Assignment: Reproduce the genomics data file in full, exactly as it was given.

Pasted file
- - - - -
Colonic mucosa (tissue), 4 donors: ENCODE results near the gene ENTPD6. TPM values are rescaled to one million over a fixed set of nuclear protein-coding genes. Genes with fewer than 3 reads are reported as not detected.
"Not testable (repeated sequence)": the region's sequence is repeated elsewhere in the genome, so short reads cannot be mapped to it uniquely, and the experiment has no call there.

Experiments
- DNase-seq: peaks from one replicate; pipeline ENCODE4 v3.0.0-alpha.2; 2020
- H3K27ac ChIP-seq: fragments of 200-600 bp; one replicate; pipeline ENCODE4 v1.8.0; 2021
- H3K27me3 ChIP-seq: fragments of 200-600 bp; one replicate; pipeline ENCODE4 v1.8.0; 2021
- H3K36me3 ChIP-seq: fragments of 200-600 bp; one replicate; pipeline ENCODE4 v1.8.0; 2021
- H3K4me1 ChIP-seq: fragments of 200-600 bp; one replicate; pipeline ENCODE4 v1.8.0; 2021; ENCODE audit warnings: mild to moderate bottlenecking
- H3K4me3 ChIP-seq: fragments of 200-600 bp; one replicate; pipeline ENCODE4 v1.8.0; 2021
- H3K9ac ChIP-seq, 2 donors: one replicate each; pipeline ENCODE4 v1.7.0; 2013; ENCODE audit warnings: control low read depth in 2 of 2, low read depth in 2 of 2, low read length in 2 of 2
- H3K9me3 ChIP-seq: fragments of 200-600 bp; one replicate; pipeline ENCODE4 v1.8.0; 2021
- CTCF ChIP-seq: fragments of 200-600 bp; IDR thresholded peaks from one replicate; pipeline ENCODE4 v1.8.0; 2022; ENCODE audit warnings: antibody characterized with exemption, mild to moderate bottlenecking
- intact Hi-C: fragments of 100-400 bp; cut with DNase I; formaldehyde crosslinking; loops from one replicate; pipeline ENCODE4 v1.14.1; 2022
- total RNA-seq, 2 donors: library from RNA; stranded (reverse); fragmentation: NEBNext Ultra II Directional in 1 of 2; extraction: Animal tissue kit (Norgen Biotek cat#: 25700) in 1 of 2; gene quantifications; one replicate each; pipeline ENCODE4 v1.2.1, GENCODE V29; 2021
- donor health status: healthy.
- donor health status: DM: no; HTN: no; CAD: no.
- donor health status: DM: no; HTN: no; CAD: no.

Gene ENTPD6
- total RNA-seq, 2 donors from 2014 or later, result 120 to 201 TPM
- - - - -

Colonic mucosa (tissue), 4 donors: ENCODE results near the gene ENTPD6. TPM values are rescaled to one million over a fixed set of nuclear protein-coding genes. Genes with fewer than 3 reads are reported as not detected.
"Not testable (repeated sequence)": the region's sequence is repeated elsewhere in the genome, so short reads cannot be mapped to it uniquely, and the experiment has no call there.

Experiments
- DNase-seq: peaks from one replicate; pipeline ENCODE4 v3.0.0-alpha.2; 2020
- H3K27ac ChIP-seq: fragments of 200-600 bp; one replicate; pipeline ENCODE4 v1.8.0; 2021
- H3K27me3 ChIP-seq: fragments of 200-600 bp; one replicate; pipeline ENCODE4 v1.8.0; 2021
- H3K36me3 ChIP-seq: fragments of 200-600 bp; one replicate; pipeline ENCODE4 v1.8.0; 2021
- H3K4me1 ChIP-seq: fragments of 200-600 bp; one replicate; pipeline ENCODE4 v1.8.0; 2021; ENCODE audit warnings: mild to moderate bottlenecking
- H3K4me3 ChIP-seq: fragments of 200-600 bp; one replicate; pipeline ENCODE4 v1.8.0; 2021
- H3K9ac ChIP-seq, 2 donors: one replicate each; pipeline ENCODE4 v1.7.0; 2013; ENCODE audit warnings: control low read depth in 2 of 2, low read depth in 2 of 2, low read length in 2 of 2
- H3K9me3 ChIP-seq: fragments of 200-600 bp; one replicate; pipeline ENCODE4 v1.8.0; 2021
- CTCF ChIP-seq: fragments of 200-600 bp; IDR thresholded peaks from one replicate; pipeline ENCODE4 v1.8.0; 2022; ENCODE audit warnings: antibody characterized with exemption, mild to moderate bottlenecking
- intact Hi-C: fragments of 100-400 bp; cut with DNase I; formaldehyde crosslinking; loops from one replicate; pipeline ENCODE4 v1.14.1; 2022
- total RNA-seq, 2 donors: library from RNA; stranded (reverse); fragmentation: NEBNext Ultra II Directional in 1 of 2; extraction: Animal tissue kit (Norgen Biotek cat#: 25700) in 1 of 2; gene quantifications; one replicate each; pipeline ENCODE4 v1.2.1, GENCODE V29; 2021
- donor health status: healthy.
- donor health status: DM: no; HTN: no; CAD: no.
- donor health status: DM: no; HTN: no; CAD: no.

Gene ENTPD6
- total RNA-seq, 2 donors from 2014 or later, result 120 to 201 TPM